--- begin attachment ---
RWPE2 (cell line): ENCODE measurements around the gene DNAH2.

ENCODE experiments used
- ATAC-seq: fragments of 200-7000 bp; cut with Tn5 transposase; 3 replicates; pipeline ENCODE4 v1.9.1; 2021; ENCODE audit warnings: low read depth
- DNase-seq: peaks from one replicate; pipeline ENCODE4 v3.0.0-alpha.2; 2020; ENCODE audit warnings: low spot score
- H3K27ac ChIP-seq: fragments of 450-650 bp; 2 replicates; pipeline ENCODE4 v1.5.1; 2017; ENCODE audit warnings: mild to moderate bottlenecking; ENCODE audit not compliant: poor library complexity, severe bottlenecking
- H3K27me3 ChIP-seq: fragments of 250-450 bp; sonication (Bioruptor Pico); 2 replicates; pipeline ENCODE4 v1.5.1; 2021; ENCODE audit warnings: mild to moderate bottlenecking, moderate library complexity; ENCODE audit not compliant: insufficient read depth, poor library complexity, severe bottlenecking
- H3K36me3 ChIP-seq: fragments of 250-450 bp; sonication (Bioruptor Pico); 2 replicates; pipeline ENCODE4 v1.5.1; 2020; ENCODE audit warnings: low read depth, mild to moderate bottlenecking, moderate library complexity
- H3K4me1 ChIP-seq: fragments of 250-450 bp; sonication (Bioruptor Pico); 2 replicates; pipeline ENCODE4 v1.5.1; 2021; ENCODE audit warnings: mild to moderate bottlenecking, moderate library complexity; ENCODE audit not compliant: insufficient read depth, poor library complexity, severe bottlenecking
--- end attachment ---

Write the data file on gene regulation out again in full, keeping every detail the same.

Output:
RWPE2 (cell line): ENCODE measurements around the gene DNAH2.

ENCODE experiments used
- ATAC-seq: fragments of 200-7000 bp; cut with Tn5 transposase; 3 replicates; pipeline ENCODE4 v1.9.1; 2021; ENCODE audit warnings: low read depth
- DNase-seq: peaks from one replicate; pipeline ENCODE4 v3.0.0-alpha.2; 2020; ENCODE audit warnings: low spot score
- H3K27ac ChIP-seq: fragments of 450-650 bp; 2 replicates; pipeline ENCODE4 v1.5.1; 2017; ENCODE audit warnings: mild to moderate bottlenecking; ENCODE audit not compliant: poor library complexity, severe bottlenecking
- H3K27me3 ChIP-seq: fragments of 250-450 bp; sonication (Bioruptor Pico); 2 replicates; pipeline ENCODE4 v1.5.1; 2021; ENCODE audit warnings: mild to moderate bottlenecking, moderate library complexity; ENCODE audit not compliant: insufficient read depth, poor library complexity, severe bottlenecking
- H3K36me3 ChIP-seq: fragments of 250-450 bp; sonication (Bioruptor Pico); 2 replicates; pipeline ENCODE4 v1.5.1; 2020; ENCODE audit warnings: low read depth, mild to moderate bottlenecking, moderate library complexity
- H3K4me1 ChIP-seq: fragments of 250-450 bp; sonication (Bioruptor Pico); 2 replicates; pipeline ENCODE4 v1.5.1; 2021; ENCODE audit warnings: mild to moderate bottlenecking, moderate library complexity; ENCODE audit not compliant: insufficient read depth, poor library complexity, severe bottlenecking